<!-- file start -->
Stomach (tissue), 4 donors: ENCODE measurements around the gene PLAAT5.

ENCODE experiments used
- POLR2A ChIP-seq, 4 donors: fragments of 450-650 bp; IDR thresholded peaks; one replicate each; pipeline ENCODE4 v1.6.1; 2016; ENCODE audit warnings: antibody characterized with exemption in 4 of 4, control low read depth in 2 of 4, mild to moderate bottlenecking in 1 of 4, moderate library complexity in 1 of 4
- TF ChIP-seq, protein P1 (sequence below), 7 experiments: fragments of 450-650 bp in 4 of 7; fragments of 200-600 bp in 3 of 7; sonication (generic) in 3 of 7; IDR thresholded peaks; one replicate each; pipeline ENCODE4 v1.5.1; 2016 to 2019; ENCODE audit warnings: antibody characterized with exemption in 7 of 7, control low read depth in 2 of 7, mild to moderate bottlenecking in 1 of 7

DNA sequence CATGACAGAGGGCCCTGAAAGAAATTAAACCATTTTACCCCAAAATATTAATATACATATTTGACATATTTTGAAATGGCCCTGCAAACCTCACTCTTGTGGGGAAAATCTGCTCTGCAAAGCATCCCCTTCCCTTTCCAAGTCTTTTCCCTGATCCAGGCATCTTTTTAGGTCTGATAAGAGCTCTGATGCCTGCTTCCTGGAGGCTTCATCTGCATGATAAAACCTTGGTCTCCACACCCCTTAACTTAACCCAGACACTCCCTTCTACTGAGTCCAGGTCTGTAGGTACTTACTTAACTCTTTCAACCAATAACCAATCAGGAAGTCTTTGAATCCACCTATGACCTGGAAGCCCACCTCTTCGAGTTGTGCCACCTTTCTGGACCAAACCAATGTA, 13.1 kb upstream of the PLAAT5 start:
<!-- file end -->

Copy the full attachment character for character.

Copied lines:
Stomach (tissue), 4 donors: ENCODE measurements around the gene PLAAT5.

ENCODE experiments used
- POLR2A ChIP-seq, 4 donors: fragments of 450-650 bp; IDR thresholded peaks; one replicate each; pipeline ENCODE4 v1.6.1; 2016; ENCODE audit warnings: antibody characterized with exemption in 4 of 4, control low read depth in 2 of 4, mild to moderate bottlenecking in 1 of 4, moderate library complexity in 1 of 4
- TF ChIP-seq, protein P1 (sequence below), 7 experiments: fragments of 450-650 bp in 4 of 7; fragments of 200-600 bp in 3 of 7; sonication (generic) in 3 of 7; IDR thresholded peaks; one replicate each; pipeline ENCODE4 v1.5.1; 2016 to 2019; ENCODE audit warnings: antibody characterized with exemption in 7 of 7, control low read depth in 2 of 7, mild to moderate bottlenecking in 1 of 7

DNA sequence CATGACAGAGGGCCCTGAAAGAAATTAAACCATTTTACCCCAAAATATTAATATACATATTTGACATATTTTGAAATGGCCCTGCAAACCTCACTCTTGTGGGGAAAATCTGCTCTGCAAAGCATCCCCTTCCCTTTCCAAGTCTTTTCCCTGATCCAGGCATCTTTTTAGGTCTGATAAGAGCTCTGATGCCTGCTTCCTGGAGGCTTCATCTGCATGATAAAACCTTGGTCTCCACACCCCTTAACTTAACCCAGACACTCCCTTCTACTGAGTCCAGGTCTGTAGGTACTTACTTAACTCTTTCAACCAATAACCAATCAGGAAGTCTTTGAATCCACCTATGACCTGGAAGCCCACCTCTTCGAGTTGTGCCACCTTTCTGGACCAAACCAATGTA, 13.1 kb upstream of the PLAAT5 start: